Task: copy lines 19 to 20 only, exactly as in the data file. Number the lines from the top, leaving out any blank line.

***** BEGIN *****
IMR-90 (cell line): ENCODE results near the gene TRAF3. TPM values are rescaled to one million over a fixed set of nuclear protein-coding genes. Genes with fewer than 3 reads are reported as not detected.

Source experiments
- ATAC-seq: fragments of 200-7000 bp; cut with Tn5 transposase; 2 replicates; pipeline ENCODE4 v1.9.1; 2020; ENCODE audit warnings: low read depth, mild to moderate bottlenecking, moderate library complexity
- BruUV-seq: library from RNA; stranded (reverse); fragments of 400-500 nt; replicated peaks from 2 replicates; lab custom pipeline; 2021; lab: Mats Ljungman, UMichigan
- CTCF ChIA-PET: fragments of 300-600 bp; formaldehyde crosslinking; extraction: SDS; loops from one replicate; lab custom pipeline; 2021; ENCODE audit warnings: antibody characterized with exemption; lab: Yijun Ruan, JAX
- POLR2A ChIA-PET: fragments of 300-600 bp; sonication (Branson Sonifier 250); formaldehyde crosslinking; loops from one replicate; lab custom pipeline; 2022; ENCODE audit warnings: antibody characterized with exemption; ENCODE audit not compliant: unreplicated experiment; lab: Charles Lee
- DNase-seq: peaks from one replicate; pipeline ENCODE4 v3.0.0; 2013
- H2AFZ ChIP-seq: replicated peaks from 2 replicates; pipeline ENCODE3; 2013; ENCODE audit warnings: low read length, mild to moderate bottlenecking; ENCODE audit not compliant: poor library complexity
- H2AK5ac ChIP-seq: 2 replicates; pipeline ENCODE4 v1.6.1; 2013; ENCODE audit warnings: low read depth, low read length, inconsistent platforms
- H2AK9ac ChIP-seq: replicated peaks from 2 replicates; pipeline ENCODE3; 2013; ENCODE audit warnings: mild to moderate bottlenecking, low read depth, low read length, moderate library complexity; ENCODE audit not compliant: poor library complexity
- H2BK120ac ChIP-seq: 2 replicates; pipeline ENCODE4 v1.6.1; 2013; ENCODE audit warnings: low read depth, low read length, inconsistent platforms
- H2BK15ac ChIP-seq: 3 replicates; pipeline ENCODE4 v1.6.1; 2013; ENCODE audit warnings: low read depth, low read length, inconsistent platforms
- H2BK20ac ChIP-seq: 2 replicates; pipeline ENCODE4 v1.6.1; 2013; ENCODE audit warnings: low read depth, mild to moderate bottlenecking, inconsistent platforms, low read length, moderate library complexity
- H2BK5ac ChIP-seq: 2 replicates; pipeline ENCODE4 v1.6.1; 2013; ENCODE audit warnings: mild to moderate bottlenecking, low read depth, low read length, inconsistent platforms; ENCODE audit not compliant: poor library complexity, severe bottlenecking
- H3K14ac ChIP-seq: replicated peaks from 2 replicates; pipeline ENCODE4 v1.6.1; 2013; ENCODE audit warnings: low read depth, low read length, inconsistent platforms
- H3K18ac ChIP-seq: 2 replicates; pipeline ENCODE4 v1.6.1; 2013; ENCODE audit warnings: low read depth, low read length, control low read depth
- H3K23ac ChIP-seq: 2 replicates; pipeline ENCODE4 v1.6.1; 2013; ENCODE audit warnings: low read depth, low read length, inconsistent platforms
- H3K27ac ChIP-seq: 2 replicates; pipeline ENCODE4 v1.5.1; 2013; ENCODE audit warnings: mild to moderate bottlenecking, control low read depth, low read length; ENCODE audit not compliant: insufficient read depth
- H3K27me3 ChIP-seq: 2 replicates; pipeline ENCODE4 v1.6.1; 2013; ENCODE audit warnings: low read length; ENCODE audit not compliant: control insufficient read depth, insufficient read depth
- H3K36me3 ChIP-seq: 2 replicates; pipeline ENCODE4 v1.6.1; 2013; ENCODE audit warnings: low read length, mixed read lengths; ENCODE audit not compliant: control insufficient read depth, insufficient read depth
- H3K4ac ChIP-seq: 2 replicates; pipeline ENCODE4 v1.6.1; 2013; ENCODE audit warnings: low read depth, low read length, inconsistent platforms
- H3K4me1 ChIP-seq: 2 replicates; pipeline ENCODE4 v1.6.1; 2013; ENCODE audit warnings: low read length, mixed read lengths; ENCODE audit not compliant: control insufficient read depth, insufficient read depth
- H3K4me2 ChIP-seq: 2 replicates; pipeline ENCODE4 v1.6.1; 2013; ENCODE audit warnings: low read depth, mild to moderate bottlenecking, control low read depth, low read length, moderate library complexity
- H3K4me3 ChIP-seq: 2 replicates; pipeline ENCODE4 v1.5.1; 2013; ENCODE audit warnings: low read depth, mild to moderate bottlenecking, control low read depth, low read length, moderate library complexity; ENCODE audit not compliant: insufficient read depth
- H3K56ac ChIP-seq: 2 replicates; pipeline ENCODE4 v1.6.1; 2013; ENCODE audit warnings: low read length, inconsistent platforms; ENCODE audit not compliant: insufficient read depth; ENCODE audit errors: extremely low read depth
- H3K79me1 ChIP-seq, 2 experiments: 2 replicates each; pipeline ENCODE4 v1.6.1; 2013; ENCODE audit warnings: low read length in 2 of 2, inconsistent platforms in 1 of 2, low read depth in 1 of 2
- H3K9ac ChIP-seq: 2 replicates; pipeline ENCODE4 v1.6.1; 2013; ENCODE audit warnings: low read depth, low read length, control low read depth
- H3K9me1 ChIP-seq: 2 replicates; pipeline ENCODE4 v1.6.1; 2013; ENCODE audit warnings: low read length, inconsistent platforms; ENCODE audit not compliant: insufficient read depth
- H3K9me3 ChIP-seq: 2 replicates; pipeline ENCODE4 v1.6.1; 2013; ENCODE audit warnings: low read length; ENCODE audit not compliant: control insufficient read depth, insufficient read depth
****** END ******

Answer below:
- H3K27me3 ChIP-seq: 2 replicates; pipeline ENCODE4 v1.6.1; 2013; ENCODE audit warnings: low read length; ENCODE audit not compliant: control insufficient read depth, insufficient read depth
- H3K36me3 ChIP-seq: 2 replicates; pipeline ENCODE4 v1.6.1; 2013; ENCODE audit warnings: low read length, mixed read lengths; ENCODE audit not compliant: control insufficient read depth, insufficient read depth